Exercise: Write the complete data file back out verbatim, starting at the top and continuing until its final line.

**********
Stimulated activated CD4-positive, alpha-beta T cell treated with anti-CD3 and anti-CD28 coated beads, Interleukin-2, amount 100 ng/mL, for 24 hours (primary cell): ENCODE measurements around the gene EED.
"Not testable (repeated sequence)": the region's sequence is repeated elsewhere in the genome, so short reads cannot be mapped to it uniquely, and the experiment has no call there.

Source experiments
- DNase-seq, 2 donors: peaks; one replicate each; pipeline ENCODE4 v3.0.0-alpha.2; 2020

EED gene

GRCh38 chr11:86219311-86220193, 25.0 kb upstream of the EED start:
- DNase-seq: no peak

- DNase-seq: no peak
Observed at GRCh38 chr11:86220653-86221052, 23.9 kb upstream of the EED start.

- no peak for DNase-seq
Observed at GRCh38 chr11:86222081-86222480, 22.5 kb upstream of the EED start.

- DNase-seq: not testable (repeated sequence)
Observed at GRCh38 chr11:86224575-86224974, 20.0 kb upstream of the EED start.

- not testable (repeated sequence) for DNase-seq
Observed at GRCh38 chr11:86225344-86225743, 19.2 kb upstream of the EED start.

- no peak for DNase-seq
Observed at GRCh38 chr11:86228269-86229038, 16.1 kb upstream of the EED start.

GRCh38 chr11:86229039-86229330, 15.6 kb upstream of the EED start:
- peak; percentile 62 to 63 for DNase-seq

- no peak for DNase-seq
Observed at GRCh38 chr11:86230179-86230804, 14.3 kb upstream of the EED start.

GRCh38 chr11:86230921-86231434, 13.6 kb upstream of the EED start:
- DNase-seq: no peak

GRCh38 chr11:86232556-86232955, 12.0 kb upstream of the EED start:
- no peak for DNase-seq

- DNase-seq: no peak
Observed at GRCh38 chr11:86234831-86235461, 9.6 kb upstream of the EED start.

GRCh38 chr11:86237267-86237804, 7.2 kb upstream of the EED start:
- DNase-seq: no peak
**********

Stimulated activated CD4-positive, alpha-beta T cell treated with anti-CD3 and anti-CD28 coated beads, Interleukin-2, amount 100 ng/mL, for 24 hours (primary cell): ENCODE measurements around the gene EED.
"Not testable (repeated sequence)": the region's sequence is repeated elsewhere in the genome, so short reads cannot be mapped to it uniquely, and the experiment has no call there.

Source experiments
- DNase-seq, 2 donors: peaks; one replicate each; pipeline ENCODE4 v3.0.0-alpha.2; 2020

EED gene

GRCh38 chr11:86219311-86220193, 25.0 kb upstream of the EED start:
- DNase-seq: no peak

- DNase-seq: no peak
Observed at GRCh38 chr11:86220653-86221052, 23.9 kb upstream of the EED start.

- no peak for DNase-seq
Observed at GRCh38 chr11:86222081-86222480, 22.5 kb upstream of the EED start.

- DNase-seq: not testable (repeated sequence)
Observed at GRCh38 chr11:86224575-86224974, 20.0 kb upstream of the EED start.

- not testable (repeated sequence) for DNase-seq
Observed at GRCh38 chr11:86225344-86225743, 19.2 kb upstream of the EED start.

- no peak for DNase-seq
Observed at GRCh38 chr11:86228269-86229038, 16.1 kb upstream of the EED start.

GRCh38 chr11:86229039-86229330, 15.6 kb upstream of the EED start:
- peak; percentile 62 to 63 for DNase-seq

- no peak for DNase-seq
Observed at GRCh38 chr11:86230179-86230804, 14.3 kb upstream of the EED start.

GRCh38 chr11:86230921-86231434, 13.6 kb upstream of the EED start:
- DNase-seq: no peak

GRCh38 chr11:86232556-86232955, 12.0 kb upstream of the EED start:
- no peak for DNase-seq

- DNase-seq: no peak
Observed at GRCh38 chr11:86234831-86235461, 9.6 kb upstream of the EED start.

GRCh38 chr11:86237267-86237804, 7.2 kb upstream of the EED start:
- DNase-seq: no peak